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Initially, Leila thought of pursuing a career in Business or Law but Nursing ended up having her attention. Since the age of 15 years old, Leila volunteered at the local fireman corporation and that triggered her true passion about healthcare.

After 4 years in Escola Superior de Saúde da Cruz Vermelha Portuguesa (ESSCV), Leila experienced the clinical context in the Emergency Department, her favourite one. However, after only two years in the field she was invited to become an assistant teacher. In 2012, Leila gave her full-time dedication to the school and has become the Nursing Degree Coordinator since 2016.

Simulation without damage for the patient

Problem-Base Learning – a methodology which presents students with a case-problem, asking them to define the diagnosis, interventions and care plan, was ESSCV’s point of departure. “From there to simulation was a step”, mentioned the Nursing Degree Coordinator.

Beginning as an assistant professor, Leila has dedicated time studying pedagogical alternatives that were gathered in the simulation field. After solving just one Body Interact clinical scenario, the nursing educator has realised that the school needed to “innovate and invest in tools that allow them to increase the fidelity of the scenarios used in clinical classes”.

“After a few minutes we’re not in a room with a table.
We’re trying to save a life or identifying the patient situation
and solving the clinical situation.”

Allowing students to develop the critical thinking of the whole intervention, as they would do in a real clinical context, is one of the benefits Leila Sales highlights about learning and practising with simulation. Also, “making mistakes become real moments of learning as professor and students can discuss, reflect and analyse what went well or not”.

As a serious game, Body Interact provides a high contribution to students’ knowledge retention. After all, at the same time students are solving a problem, “they are making real decisions, real planning and developing real interventions”, explained Leila Sales. “They are involved and they have seen the impact of that”.


Implementing Body Interact since the first day of the course

From pre-graduation learners to those who are already putting their skills into practice, or doing life-long learning courses, the nursing educator believes that Virtual Patient Simulator can be implemented transversally in their daily routines. In the earliest stages, for example, it allows students to develop physical examinations good practices and to mature dialogues’ flow with the patient.

In Leila Sales’ opinion “no tool can be compared with Body Interact”. It allows the practice of the reasoning behind the procedure by:

  • Evaluating the results of the decisions taken;
  • Immediately letting the students understand if the treatment plan was adequate; and
  • Using well-established guidelines, protocols and scientific evidence to build the clinical scenarios.

Either from the selection of an already made scenario or by creating a specific one, the important part is to do it according to the learning objectives of the class or simulation.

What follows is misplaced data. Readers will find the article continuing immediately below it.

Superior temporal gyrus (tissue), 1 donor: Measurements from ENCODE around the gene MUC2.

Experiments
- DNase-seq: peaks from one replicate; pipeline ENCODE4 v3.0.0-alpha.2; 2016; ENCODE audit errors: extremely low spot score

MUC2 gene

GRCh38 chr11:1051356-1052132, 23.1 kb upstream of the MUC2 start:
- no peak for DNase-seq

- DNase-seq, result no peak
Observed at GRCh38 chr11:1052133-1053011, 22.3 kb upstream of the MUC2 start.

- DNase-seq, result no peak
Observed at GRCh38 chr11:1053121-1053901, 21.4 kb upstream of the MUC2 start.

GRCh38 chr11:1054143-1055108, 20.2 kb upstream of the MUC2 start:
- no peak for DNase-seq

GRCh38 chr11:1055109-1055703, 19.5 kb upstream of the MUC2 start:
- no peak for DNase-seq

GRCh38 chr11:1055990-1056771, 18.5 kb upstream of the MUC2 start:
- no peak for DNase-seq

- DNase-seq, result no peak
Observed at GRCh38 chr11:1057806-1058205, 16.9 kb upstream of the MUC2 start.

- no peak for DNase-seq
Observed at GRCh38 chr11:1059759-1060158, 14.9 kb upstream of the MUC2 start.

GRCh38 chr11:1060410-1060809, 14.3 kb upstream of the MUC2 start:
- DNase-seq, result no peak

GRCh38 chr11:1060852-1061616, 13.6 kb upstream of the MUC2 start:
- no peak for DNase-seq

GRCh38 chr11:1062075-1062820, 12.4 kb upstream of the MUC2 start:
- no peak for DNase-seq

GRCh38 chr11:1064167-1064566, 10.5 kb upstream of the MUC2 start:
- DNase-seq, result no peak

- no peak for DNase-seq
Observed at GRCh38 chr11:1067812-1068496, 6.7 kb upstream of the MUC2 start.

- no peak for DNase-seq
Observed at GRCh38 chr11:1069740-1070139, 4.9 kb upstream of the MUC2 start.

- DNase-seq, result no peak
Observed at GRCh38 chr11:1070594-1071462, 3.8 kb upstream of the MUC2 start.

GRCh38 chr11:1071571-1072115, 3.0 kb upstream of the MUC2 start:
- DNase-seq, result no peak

Feedback or Debriefing? It depends on the level of the student

At the end of each scenario it is important to have either a feedback or debriefing session with students. “It’s the real time for learning”, explained the nursing educator.
Here are Leila Sales’ suggestions:


The facilitator provides his/her opinion on:

  1. How the exercise was conducted;
  2. What went well and not so well;
  3. What points need improvement.

Providing feedback for those who are in the beginning of the course is important. Many times, students don’t have the knowledge of what is right or wrong, yet.


  1. Each team does a self-analysis on what went well, not so well and what needs to be improved in a future simulation.
  2. Behind these actions, students also discuss:
    1. How they felt in the scenario;
    2. How the team work was; and
    3. How their interactions and decisions have contributed to the scenario development and closure
  3. The facilitator contributes by giving his/her opinion on the same topic

Also, for students, Leila provides three special pieces of advice:

Knowledge: Always look for updated scientific evidence;

Clinical reasoning: Always have your own reasoning based on knowledge and scientific guidelines. Be a critical thinker in each situation

Prepare yourself: Improve your teamwork skills. Communicate better and train as much as possible by using simulation

“Because in real life, when things happen, decisions are taken among the team”

“Healthcare students are trained within their field of competency. However, they are not trained from the very beginning to communicate and to develop teamwork the same way they are once they enter the job market”.

Role playing has been a technique used by the nursing educator to transmit to her students the importance of team work and to get them to see the similarity of the actual clinical contact.